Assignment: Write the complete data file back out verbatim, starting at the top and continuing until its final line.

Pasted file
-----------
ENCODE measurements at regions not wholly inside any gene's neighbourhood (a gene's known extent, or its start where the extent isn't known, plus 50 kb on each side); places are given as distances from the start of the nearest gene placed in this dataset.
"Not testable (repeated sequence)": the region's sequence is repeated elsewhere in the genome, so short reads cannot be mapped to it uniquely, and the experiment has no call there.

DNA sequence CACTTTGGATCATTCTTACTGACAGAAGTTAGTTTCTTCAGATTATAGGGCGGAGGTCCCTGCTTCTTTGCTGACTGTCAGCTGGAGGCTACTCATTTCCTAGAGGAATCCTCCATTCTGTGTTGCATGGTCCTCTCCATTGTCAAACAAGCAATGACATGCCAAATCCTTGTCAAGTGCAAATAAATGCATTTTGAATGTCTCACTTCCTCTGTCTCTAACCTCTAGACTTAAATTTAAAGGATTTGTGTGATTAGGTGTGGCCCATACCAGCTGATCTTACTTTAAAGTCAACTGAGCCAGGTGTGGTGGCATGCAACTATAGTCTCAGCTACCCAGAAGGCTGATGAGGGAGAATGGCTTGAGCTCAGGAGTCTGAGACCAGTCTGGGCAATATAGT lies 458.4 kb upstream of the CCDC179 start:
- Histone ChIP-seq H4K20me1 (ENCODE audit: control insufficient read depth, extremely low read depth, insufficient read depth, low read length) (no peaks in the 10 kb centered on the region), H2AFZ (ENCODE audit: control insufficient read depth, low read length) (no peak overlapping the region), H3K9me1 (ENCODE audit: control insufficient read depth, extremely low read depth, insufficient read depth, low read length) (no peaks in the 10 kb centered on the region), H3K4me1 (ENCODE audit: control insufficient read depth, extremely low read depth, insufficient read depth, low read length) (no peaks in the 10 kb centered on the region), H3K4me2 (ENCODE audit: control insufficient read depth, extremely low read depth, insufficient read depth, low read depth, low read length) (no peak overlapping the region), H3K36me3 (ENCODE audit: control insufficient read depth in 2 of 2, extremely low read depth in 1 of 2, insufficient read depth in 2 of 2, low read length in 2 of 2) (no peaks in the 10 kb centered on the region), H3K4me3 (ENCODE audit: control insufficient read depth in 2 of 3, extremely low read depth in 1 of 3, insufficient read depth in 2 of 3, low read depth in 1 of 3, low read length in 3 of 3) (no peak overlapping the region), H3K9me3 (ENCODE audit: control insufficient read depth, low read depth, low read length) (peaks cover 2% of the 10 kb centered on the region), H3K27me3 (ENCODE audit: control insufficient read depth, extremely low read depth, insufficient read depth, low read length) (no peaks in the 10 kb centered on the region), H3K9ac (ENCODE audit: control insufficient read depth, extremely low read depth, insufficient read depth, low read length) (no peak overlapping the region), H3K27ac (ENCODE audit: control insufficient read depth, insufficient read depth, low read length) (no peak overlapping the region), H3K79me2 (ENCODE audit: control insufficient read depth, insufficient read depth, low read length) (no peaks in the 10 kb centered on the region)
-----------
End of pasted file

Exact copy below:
ENCODE measurements at regions not wholly inside any gene's neighbourhood (a gene's known extent, or its start where the extent isn't known, plus 50 kb on each side); places are given as distances from the start of the nearest gene placed in this dataset.
"Not testable (repeated sequence)": the region's sequence is repeated elsewhere in the genome, so short reads cannot be mapped to it uniquely, and the experiment has no call there.

DNA sequence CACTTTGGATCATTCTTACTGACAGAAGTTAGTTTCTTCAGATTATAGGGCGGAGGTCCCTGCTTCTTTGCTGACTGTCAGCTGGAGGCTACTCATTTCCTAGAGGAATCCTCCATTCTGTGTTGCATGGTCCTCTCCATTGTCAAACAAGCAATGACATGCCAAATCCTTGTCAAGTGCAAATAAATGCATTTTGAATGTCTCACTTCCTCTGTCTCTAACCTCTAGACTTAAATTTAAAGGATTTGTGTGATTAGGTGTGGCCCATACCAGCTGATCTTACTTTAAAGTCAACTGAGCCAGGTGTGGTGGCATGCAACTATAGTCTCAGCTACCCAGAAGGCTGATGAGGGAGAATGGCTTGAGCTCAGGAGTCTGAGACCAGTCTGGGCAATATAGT lies 458.4 kb upstream of the CCDC179 start:
- Histone ChIP-seq H4K20me1 (ENCODE audit: control insufficient read depth, extremely low read depth, insufficient read depth, low read length) (no peaks in the 10 kb centered on the region), H2AFZ (ENCODE audit: control insufficient read depth, low read length) (no peak overlapping the region), H3K9me1 (ENCODE audit: control insufficient read depth, extremely low read depth, insufficient read depth, low read length) (no peaks in the 10 kb centered on the region), H3K4me1 (ENCODE audit: control insufficient read depth, extremely low read depth, insufficient read depth, low read length) (no peaks in the 10 kb centered on the region), H3K4me2 (ENCODE audit: control insufficient read depth, extremely low read depth, insufficient read depth, low read depth, low read length) (no peak overlapping the region), H3K36me3 (ENCODE audit: control insufficient read depth in 2 of 2, extremely low read depth in 1 of 2, insufficient read depth in 2 of 2, low read length in 2 of 2) (no peaks in the 10 kb centered on the region), H3K4me3 (ENCODE audit: control insufficient read depth in 2 of 3, extremely low read depth in 1 of 3, insufficient read depth in 2 of 3, low read depth in 1 of 3, low read length in 3 of 3) (no peak overlapping the region), H3K9me3 (ENCODE audit: control insufficient read depth, low read depth, low read length) (peaks cover 2% of the 10 kb centered on the region), H3K27me3 (ENCODE audit: control insufficient read depth, extremely low read depth, insufficient read depth, low read length) (no peaks in the 10 kb centered on the region), H3K9ac (ENCODE audit: control insufficient read depth, extremely low read depth, insufficient read depth, low read length) (no peak overlapping the region), H3K27ac (ENCODE audit: control insufficient read depth, insufficient read depth, low read length) (no peak overlapping the region), H3K79me2 (ENCODE audit: control insufficient read depth, insufficient read depth, low read length) (no peaks in the 10 kb centered on the region)